BY AMBER SMITH

The day after Trevor Delaney turned 6, his mother took him for an appointment with his pulmonologist, Zafer Soultan, MD. The division chief of pediatric pulmonary medicine at Upstate was eager for Trevor to start taking a new medication for cystic fibrosis, which he could not prescribe until the boy turned 6.

A month after Trevor began taking Orkambi, one of the first medications to target the underlying cause of cystic fibrosis, Tina Delaney of Fulton says her son looks better and is not getting as sick as often. She’s encouraged. Still, she has been at the Upstate Golisano Children’s Hospital with Trevor and his almost-5-year-old brother, Michael for nearly three weeks.

Both boys have cystic fibrosis, an inherited disorder that affects the lungs and digestive system. From time to time, their condition warrants a hospital stay.

“When they were younger, we were in every other week for months,” Delaney recalls.

She and her husband, George, learned about cystic fibrosis when Trevor was  born. Then when she was pregnant with Michael, an analysis of amniotic fluid revealed that their younger son would also be born with cystic fibrosis. Their daughters, Tara, 12, and Elizabeth, 7, do not have the disease – but they are affected by it.

Delaney strives to keep things normal for them, relying on help from her husband, mother, father and the doctors, nurses and child life specialists at Upstate. She is optimistic about Trevor’s new medication.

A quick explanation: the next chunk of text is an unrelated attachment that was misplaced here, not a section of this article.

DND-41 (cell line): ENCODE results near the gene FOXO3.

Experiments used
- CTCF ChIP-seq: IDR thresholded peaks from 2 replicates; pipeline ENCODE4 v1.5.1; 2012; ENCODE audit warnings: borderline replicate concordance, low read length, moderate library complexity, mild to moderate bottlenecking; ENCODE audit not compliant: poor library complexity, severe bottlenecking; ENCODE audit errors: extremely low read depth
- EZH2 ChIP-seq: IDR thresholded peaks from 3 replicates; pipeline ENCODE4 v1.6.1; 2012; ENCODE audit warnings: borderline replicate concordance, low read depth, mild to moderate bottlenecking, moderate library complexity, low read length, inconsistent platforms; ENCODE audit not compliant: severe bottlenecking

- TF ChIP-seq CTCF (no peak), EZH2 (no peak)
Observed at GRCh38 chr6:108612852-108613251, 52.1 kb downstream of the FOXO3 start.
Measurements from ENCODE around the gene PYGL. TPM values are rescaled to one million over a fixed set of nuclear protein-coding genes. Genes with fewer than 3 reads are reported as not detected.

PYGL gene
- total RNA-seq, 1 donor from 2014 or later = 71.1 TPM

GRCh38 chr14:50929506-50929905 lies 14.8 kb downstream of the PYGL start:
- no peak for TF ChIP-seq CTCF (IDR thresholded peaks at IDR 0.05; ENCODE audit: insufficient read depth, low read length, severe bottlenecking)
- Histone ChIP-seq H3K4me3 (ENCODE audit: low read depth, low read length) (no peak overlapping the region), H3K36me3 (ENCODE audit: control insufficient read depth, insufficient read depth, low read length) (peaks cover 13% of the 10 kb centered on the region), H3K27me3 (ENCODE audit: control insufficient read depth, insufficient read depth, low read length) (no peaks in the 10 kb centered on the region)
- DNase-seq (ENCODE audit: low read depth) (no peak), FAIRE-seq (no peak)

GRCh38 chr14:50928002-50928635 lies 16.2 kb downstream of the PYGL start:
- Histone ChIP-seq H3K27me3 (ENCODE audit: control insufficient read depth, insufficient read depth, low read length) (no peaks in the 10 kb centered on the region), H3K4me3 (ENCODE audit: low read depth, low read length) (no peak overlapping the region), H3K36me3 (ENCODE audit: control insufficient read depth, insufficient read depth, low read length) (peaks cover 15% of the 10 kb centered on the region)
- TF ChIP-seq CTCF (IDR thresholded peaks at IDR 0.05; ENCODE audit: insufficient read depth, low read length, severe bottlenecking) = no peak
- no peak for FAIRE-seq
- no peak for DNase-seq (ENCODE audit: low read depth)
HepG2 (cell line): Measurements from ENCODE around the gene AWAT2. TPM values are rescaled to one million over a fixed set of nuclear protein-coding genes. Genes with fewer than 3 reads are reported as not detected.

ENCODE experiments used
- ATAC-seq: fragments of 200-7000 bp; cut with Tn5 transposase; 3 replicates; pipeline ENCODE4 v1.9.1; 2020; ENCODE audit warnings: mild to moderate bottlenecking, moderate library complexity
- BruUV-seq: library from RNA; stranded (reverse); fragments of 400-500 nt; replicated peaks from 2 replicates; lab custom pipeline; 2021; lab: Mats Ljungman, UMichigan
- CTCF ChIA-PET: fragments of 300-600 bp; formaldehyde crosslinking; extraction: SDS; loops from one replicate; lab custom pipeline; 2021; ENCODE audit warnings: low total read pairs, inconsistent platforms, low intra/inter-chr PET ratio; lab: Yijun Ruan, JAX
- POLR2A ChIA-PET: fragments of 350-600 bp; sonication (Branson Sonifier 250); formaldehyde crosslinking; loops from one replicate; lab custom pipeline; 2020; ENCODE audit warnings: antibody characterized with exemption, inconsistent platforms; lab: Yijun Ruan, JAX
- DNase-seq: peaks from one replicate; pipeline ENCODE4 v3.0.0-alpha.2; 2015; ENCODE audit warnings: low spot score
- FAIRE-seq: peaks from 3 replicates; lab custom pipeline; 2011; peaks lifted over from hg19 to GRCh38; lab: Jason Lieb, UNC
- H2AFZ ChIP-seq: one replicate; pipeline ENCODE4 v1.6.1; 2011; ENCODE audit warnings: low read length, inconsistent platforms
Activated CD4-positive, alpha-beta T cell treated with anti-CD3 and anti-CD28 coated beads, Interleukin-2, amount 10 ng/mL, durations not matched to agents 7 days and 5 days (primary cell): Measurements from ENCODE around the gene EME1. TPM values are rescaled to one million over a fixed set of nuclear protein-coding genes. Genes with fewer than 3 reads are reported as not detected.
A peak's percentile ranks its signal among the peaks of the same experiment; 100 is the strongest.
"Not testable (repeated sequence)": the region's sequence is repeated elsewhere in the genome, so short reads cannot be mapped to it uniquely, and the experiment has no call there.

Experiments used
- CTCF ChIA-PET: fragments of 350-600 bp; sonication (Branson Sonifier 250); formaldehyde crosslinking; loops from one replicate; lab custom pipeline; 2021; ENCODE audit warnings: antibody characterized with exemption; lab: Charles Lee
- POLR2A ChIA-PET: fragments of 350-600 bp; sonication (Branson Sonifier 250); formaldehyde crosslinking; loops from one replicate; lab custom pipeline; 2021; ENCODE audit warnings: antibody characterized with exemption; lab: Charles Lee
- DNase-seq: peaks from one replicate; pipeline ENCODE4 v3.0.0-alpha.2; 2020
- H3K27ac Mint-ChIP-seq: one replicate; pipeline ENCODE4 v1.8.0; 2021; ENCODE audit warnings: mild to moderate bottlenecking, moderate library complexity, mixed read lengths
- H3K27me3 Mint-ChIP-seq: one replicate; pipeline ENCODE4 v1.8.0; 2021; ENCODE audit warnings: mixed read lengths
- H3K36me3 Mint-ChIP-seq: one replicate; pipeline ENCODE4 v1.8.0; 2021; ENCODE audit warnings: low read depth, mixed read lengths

Orkambi is a combination of two drugs that work together to help a protein reach the surface of cells where it is needed to help regulate the flow of salt and fluids in and out of the cells of the lungs and other organs. Lumacaftor helps move the protein to the cell surface, while ivacaftor increases the protein’s activity once it is there. Supporting the flow of salt and fluids is important because that helps thin the mucus that builds up in the lungs of people with cystic fibrosis.

While Orkambi is promising for Trevor, Delaney says, it hasn’t changed his routine. Just like his younger brother, he still must take medicine every day, ingest enzymes before he eats and undergo nebulizer treatments and airway clearance techniques multiple times a day.

“My boys, they’re fighters,” Delaney says, describing how her sons both resist the nebulizer and other treatments. “They’re just so tired of it. I can’t blame them,” she says. “But, we’ve got to do what we’ve got to do.”